The November, 2010 edition of The Atlantic published an excellent overview of Mr. Johnson's work and the challenges he is facing. That same month, Foreign Policy published an extensive article putting the race for advanced battery technologies in a global context. (Mr. Johnson graciously forwarded the article to us after our initial visit to his labs.)
Johnson Research and Development Co., Inc. is the base company for the other organizations targeting specific research areas. Excellatron focuses on advanced battery techologies. Johnson Electro-Mechanical Systems includes the JTEC project. The JTEC site includes technical information about the operation of Johnson's heat engine.
Unsurprisingly, the Japanese are actively pursuing advanced battery technologies, as this article illustrates. This is only a sample of the research and development projects in which other nations are engaged. Of course, Mr Johnson's work is one of many such undertakings in the U.S.
Environmental educator and visionary David Orr presented, in rather stark terms, our alternatives for the future in Down to the Wire. Without the kinds of technological and attitudinal changes envisioned by Lonnie Johnson, our future looks rather bleak.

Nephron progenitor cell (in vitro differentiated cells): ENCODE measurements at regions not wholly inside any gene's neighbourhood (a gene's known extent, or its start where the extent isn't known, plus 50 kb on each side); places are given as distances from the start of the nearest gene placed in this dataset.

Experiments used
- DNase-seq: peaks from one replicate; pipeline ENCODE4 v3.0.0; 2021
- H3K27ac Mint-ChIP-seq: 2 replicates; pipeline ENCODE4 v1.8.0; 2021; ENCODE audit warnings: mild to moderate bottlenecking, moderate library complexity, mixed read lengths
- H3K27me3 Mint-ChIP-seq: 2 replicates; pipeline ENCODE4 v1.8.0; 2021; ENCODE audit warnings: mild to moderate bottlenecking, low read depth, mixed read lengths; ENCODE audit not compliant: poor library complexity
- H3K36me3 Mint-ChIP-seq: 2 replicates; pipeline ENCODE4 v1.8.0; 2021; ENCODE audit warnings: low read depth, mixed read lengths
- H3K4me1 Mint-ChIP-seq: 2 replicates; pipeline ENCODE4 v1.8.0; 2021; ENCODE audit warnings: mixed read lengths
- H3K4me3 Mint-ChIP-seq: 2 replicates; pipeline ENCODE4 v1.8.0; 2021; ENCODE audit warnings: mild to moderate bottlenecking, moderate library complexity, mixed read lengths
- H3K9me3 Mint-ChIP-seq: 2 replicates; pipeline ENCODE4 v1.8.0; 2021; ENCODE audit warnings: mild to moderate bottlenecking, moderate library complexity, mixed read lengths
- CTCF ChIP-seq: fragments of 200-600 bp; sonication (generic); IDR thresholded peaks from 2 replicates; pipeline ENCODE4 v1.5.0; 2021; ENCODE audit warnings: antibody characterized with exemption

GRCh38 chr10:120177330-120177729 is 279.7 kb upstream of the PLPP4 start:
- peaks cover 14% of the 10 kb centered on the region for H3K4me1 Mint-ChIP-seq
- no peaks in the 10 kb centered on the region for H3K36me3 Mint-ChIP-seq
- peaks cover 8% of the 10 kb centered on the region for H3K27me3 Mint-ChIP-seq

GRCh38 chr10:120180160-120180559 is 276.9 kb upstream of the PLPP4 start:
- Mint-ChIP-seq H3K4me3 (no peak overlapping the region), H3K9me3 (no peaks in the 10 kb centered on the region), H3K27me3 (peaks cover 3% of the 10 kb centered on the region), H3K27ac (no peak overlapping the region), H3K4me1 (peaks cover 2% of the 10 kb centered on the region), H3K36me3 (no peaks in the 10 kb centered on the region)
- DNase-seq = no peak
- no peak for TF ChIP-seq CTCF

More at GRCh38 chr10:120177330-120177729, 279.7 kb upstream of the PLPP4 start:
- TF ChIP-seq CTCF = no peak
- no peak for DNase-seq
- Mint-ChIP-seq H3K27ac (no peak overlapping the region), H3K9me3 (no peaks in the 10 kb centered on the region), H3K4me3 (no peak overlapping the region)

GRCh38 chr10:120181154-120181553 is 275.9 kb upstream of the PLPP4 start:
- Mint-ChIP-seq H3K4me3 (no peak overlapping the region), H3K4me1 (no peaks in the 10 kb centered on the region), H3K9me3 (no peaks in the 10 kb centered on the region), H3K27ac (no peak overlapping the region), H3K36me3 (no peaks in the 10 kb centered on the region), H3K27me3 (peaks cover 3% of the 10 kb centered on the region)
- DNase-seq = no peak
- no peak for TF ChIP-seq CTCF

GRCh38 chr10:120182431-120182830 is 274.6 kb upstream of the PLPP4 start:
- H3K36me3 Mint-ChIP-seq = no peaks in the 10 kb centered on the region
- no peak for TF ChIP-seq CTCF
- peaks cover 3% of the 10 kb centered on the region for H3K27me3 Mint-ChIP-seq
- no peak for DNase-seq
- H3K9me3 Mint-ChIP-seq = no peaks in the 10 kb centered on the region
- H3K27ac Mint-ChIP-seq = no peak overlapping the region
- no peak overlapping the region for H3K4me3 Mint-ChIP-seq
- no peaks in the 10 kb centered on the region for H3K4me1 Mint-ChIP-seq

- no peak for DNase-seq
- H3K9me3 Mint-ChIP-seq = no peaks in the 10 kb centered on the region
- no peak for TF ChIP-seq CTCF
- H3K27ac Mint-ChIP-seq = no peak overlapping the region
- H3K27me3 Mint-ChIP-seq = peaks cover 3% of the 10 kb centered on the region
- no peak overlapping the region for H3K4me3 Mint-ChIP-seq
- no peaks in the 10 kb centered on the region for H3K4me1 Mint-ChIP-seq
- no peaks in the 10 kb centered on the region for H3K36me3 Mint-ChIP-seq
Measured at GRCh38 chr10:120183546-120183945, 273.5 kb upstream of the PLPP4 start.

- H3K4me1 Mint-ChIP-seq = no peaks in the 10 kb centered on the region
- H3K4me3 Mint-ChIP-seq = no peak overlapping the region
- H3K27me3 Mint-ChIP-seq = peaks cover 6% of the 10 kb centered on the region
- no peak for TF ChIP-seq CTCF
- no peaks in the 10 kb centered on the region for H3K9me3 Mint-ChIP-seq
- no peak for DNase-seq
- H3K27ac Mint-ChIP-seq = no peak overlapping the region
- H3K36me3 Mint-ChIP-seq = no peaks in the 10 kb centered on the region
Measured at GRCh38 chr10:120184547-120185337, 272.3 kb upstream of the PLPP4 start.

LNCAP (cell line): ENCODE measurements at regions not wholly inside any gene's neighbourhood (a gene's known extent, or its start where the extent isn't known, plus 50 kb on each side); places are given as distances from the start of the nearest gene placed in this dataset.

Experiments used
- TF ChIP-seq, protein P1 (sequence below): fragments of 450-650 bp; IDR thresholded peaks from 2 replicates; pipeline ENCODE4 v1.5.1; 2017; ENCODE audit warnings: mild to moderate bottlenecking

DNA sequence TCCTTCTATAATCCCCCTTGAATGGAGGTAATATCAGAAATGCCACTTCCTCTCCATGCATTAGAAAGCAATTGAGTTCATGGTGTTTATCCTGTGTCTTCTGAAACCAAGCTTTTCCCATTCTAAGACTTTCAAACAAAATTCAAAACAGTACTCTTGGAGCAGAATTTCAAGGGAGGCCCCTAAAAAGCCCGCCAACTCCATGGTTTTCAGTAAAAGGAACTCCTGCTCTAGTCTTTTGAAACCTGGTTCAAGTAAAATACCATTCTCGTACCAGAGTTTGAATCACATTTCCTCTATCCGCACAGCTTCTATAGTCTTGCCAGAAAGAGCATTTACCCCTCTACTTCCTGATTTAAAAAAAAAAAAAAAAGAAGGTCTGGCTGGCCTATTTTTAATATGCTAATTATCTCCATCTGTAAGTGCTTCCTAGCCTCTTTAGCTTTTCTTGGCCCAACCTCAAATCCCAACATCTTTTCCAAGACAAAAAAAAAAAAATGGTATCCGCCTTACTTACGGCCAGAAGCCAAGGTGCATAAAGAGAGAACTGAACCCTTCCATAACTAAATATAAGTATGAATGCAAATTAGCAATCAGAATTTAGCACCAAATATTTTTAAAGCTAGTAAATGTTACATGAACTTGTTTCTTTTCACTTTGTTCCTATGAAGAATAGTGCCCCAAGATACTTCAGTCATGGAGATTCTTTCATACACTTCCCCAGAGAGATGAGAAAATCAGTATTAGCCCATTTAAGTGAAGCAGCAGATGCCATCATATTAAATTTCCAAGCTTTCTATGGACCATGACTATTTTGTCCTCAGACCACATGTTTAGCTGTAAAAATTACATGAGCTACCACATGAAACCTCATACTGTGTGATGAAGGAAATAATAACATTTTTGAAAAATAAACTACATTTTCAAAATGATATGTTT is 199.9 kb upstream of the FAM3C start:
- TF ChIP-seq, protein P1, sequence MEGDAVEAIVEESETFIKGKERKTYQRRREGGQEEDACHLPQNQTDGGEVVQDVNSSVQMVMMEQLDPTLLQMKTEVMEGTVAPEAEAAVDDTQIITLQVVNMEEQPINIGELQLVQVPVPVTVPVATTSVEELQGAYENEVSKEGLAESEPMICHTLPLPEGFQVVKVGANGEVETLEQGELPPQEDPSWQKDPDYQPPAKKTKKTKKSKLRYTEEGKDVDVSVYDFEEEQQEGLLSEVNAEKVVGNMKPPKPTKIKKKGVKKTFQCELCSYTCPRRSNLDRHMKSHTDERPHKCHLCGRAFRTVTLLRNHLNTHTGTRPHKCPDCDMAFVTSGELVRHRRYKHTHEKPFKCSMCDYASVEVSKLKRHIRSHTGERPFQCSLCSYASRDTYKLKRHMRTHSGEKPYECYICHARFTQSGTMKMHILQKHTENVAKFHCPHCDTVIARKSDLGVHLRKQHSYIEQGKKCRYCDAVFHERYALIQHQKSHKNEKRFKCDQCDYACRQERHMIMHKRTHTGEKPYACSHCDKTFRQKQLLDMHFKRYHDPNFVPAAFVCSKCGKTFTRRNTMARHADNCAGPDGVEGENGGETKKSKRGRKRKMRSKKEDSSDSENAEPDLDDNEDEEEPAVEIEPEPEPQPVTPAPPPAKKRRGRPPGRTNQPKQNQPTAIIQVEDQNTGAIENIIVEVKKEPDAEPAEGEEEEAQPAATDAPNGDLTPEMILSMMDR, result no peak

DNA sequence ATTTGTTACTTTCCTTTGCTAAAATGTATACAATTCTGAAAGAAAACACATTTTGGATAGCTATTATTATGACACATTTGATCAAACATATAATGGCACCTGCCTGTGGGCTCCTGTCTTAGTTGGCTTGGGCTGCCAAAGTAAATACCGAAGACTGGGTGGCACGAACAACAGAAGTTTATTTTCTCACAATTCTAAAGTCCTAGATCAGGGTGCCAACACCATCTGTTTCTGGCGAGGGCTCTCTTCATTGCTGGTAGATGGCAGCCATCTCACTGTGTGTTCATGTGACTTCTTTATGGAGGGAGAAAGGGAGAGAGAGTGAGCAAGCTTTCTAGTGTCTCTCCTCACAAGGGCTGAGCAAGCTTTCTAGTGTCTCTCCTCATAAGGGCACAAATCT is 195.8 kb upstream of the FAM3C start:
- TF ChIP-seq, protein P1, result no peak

There’s no overstating the importance of a handful of magazines with integrity and an ongoing hunger to share genuine news. Among them is The Atlantic magazine, where we first encountered Dr. Johnson and his work in “Shooting for the Sun” (October, 2010 issue). We’re indebted to The Atlantic -- along with The New Yorker which sets the standard, Mother Jones, and Harper’s -- for their continuing integrity and clarity, offering the world accessible yet meaty subjects we ignore at our peril.
The unequivocal enthusiasm voiced in that article by Dr. Paul Werbos, a famous scientist in his own right, vaulted us from passing curiosity to active interest. It was a pleasure to welcome Dr. Werbos to our program in the mid-1990s, and now we thank him again in this new light.
We enthusiastically thank Jim O. Llewellyn, Esq., our excellent lifelong friend, for connecting us with Dr. Johnson. Thanks, also to Dr. Thomas and Judge Brenda Cole for their willingness to assist.
Mr. Tony Pace, COO of Excellatron Solid State, LLC, and Ms. Jocelyn Perryman, Executive Assistant there, were both exceptionally helpful.
Dr. Johnson’s gracious welcome, keen sense of civil responsibility, tremendous ingenuity and charming spirit all enhance the technological wonders he has created over decades of uniting his wonderful gifts of imagination and technical savvy.
And special thanks to a most unlikely funding source for this immensely serious work: Dr. Johnson’s quirky little invention, the Super Soaker. Never underestimate the power of a good idea, however humble it may appear.